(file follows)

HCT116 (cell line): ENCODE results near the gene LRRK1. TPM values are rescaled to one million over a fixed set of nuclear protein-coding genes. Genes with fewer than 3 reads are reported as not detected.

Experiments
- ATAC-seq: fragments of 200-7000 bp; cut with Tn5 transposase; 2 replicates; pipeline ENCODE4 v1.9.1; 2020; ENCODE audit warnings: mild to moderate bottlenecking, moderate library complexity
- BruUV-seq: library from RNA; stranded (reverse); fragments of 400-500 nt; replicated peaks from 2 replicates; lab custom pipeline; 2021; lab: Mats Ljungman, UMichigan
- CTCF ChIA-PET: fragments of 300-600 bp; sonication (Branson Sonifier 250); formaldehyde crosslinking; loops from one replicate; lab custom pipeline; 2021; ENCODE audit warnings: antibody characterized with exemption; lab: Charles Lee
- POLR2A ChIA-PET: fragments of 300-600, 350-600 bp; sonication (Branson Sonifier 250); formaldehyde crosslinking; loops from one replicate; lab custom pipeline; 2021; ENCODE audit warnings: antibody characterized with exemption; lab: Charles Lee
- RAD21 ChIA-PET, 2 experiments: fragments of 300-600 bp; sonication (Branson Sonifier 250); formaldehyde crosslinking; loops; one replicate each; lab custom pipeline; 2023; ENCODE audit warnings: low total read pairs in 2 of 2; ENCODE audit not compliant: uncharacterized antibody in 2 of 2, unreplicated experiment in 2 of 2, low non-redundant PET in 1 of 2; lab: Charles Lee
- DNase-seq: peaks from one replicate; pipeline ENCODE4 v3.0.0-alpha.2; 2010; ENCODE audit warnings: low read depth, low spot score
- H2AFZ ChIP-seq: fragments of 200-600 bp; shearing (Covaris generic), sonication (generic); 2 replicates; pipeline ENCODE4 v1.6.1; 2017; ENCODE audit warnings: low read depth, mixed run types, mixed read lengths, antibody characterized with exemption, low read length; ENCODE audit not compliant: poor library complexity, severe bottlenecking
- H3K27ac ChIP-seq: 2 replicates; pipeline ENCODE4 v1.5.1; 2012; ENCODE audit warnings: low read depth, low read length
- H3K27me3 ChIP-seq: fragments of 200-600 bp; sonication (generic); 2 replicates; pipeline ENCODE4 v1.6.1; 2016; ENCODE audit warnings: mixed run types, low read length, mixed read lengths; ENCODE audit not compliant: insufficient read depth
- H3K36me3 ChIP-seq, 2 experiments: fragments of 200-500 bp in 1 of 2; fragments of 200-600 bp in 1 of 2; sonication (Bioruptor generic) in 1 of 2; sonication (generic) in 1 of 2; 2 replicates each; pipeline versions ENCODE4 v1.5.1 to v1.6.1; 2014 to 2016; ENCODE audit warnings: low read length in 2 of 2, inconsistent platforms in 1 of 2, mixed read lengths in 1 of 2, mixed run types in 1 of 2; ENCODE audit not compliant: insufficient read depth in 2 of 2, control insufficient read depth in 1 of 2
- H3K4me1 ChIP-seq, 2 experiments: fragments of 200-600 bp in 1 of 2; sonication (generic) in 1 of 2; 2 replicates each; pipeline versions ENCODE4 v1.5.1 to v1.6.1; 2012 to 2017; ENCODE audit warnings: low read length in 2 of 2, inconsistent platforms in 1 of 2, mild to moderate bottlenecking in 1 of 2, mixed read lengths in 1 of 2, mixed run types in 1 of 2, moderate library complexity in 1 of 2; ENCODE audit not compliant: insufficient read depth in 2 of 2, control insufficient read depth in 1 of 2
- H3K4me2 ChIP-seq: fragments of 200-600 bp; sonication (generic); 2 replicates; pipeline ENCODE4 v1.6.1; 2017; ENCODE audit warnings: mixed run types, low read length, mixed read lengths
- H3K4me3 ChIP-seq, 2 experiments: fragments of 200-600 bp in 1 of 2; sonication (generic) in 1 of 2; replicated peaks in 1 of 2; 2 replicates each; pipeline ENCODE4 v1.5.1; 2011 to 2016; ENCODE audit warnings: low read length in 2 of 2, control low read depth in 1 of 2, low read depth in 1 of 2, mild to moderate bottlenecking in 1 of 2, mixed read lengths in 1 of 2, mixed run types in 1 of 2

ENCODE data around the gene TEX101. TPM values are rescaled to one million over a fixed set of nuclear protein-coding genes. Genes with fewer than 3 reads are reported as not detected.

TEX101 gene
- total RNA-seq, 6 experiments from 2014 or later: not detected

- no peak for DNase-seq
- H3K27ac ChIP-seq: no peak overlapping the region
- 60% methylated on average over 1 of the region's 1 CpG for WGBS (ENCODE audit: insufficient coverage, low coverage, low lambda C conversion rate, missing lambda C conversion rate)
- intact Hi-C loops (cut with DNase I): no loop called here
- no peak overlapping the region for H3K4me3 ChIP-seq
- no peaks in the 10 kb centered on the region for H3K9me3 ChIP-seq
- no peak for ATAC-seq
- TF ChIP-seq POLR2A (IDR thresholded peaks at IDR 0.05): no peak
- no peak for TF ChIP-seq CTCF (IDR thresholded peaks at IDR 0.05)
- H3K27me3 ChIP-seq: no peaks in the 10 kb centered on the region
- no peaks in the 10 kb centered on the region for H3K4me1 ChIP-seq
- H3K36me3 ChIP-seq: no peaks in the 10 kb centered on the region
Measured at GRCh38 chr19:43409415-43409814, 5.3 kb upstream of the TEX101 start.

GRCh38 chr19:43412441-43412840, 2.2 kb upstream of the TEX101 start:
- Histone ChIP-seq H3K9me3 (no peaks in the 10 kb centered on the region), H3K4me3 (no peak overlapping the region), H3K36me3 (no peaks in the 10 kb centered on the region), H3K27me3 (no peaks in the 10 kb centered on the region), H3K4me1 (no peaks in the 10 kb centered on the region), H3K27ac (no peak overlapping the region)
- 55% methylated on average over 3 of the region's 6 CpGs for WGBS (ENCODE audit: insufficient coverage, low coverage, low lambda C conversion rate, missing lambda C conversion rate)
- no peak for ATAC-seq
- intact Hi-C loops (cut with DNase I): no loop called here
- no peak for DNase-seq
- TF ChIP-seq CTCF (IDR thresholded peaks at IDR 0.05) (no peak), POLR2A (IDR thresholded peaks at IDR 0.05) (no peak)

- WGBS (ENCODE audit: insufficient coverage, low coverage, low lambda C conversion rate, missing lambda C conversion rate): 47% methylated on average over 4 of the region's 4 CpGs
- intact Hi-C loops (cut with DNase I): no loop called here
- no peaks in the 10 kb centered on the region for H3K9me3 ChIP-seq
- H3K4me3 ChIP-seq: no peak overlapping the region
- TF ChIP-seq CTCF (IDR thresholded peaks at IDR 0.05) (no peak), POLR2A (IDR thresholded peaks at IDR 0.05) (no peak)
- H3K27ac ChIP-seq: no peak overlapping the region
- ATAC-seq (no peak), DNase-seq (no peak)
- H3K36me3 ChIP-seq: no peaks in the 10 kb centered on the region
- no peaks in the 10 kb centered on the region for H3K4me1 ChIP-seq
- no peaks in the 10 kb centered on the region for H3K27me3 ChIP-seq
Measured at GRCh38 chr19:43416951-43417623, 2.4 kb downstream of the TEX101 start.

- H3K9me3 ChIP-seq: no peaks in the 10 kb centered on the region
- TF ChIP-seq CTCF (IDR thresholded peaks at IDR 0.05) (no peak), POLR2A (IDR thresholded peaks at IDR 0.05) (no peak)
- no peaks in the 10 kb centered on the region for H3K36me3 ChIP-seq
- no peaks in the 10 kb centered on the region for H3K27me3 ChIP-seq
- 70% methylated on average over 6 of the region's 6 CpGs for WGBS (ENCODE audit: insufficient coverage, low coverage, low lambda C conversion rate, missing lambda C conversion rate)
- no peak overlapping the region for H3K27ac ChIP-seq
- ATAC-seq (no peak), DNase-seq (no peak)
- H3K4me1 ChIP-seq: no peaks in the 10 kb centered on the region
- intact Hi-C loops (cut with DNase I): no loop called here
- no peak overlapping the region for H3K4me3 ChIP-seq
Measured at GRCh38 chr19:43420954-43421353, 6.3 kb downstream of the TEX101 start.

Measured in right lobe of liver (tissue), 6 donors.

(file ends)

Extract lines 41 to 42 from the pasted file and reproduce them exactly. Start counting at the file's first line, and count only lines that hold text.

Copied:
- no peaks in the 10 kb centered on the region for H3K9me3 ChIP-seq
- H3K4me3 ChIP-seq: no peak overlapping the region